Trampolines lead to all sorts of injuries

The image of a child bouncing gleefully on a backyard trampoline may be a pleasing one in theory. But if you were to ask a chiropractor if he or she thought a trampoline was a good recreational option for your kids, the answer would be a resounding “no.” Trampoline injuries can range from bumps and bruises to sprains, fractures, and, most seriously, neck and spinal cord injuries. The injuries commonly come from colliding with another person on the trampoline, landing slightly off balance, falling off or attempting to jump off the trampoline, or coming down on the apparatus’s springs or frame.

Despite warnings from the American Academy of Pediatrics, visits to emergency rooms for trampoline-related injuries soared between 1990 and 2005, as trampoline sales increased due to increasing popularity for home use. Children under age 14 accounted for most of the injuries. If your child uses a trampoline, particularly if it’s at home, be sure there is always adult supervision as a way to avoid unsafe horseplay. Only one person at a time should be on a trampoline. Talk with your chiropractor or your medical doctor for their opinions on trampolines.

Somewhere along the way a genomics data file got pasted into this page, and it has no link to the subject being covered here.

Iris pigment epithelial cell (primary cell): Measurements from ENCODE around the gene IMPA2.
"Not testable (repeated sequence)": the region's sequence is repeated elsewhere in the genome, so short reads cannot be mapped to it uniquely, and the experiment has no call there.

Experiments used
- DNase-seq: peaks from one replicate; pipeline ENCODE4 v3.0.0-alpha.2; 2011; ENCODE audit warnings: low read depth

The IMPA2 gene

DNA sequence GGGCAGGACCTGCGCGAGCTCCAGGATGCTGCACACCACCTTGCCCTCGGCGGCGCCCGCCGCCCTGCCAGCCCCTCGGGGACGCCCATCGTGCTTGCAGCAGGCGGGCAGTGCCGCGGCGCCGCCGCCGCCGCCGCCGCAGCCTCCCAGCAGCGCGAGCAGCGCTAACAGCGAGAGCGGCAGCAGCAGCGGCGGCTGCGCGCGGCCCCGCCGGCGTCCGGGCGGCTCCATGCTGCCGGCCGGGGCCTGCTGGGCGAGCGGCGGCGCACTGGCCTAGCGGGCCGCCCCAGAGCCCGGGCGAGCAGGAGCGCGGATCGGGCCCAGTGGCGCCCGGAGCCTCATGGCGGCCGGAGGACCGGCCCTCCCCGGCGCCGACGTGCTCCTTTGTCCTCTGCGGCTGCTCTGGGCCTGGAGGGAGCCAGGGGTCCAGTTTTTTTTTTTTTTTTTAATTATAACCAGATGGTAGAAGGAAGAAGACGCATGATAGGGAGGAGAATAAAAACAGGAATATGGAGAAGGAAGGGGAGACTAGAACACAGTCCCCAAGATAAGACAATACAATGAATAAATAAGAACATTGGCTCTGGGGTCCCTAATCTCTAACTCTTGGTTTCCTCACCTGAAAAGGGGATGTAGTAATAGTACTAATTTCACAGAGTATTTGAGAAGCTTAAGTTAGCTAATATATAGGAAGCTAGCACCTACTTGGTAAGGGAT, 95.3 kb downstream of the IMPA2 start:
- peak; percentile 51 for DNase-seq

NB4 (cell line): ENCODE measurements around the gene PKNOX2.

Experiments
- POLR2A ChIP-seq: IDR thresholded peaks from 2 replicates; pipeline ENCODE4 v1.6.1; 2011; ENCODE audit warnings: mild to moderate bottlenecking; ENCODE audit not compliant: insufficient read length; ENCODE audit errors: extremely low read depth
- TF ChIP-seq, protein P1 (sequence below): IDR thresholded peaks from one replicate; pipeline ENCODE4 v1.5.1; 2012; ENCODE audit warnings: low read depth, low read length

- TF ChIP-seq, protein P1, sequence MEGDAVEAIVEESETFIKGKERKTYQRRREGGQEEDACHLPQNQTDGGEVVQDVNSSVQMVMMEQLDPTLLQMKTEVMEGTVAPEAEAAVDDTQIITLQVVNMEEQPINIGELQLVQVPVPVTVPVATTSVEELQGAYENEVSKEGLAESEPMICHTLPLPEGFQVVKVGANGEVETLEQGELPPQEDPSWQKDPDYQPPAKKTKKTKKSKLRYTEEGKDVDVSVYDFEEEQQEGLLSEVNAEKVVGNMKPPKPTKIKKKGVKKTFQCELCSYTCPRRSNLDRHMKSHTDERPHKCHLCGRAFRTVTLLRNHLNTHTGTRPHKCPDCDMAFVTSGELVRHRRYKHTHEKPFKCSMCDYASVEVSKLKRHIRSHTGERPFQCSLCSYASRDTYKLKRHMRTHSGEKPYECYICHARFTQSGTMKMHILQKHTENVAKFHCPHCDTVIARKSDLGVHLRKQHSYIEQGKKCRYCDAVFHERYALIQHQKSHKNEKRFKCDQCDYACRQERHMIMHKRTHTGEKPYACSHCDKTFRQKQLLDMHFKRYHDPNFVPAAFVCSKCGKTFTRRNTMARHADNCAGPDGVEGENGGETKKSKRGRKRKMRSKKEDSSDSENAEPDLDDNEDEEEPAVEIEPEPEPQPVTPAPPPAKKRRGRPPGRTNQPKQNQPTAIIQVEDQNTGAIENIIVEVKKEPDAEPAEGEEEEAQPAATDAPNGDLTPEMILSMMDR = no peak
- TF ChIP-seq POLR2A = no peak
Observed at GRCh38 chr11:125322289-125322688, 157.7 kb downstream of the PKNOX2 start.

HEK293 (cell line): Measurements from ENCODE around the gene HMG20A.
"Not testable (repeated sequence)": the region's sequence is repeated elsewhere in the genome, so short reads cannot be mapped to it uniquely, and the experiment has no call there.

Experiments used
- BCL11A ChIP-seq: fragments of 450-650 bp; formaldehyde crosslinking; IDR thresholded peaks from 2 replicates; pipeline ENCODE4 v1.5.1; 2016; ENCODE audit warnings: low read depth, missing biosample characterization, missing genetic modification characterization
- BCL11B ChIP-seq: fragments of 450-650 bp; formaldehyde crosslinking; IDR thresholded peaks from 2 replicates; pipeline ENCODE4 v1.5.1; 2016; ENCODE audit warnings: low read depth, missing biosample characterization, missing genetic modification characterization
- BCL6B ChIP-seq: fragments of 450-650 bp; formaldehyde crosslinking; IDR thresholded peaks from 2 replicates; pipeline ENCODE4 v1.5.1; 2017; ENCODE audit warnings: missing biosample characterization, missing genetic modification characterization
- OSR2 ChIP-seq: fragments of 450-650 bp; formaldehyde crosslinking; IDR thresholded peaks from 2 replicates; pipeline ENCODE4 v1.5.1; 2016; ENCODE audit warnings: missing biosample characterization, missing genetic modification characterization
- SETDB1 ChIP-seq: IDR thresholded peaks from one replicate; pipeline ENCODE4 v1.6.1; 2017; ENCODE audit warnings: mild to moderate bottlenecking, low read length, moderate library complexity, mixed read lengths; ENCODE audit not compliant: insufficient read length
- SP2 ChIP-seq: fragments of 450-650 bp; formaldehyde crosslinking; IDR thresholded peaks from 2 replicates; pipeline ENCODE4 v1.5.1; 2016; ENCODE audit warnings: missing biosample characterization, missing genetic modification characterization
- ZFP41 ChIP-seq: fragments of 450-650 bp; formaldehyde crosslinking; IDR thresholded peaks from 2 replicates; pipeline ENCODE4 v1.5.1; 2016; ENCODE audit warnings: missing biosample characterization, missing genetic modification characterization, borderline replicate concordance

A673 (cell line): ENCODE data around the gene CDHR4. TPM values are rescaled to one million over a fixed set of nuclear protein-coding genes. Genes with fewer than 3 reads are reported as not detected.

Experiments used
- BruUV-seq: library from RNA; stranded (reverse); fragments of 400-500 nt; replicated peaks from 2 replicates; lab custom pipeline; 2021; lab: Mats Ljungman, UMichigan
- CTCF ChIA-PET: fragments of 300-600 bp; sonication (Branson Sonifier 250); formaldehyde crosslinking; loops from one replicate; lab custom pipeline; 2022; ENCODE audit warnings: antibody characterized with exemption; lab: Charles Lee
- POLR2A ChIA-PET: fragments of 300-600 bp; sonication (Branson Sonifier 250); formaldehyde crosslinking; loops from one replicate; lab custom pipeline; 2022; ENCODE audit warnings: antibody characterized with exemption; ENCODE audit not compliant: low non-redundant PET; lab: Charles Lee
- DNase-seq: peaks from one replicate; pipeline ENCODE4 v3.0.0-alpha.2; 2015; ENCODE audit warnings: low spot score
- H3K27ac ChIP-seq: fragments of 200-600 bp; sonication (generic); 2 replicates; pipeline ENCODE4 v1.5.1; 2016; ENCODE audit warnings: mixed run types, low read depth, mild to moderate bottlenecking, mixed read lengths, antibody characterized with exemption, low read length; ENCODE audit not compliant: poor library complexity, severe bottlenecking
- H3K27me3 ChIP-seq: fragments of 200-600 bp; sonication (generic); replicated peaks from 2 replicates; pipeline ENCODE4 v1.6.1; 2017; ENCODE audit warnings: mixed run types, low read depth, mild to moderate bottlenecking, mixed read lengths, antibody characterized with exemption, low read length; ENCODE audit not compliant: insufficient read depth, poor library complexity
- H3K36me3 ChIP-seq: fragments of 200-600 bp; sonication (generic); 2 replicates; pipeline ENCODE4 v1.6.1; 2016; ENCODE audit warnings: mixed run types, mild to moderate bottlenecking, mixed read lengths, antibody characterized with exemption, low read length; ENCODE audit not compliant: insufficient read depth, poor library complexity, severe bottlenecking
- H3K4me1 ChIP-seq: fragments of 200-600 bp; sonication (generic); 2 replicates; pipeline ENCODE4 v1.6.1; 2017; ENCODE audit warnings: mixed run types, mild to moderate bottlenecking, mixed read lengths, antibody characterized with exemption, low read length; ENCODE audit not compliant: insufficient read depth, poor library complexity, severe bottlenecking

Trembush’s office and providers volunteer community health talks free to the public of the Morgantown area on the following topics and dates. Each speaker is a representative of The Foundation for Wellness Professionals. We can also be reached at 304-225-9355 for questions regarding this community health service if your organization is interested in wellness speakers.

For any of our scheduled talks, you can reserve your spot by calling the number above or log on to advantage

healthandwellness.com and sign up.

Upcoming talks:

— Stem cells, 6 p.m. Wednesday.

If a reader would like to have access to more information , health tips and a newsletter from Dr. Kevin Trembush, log on to advantagehealthandwellness.com and log in as a member to receive this regular information.

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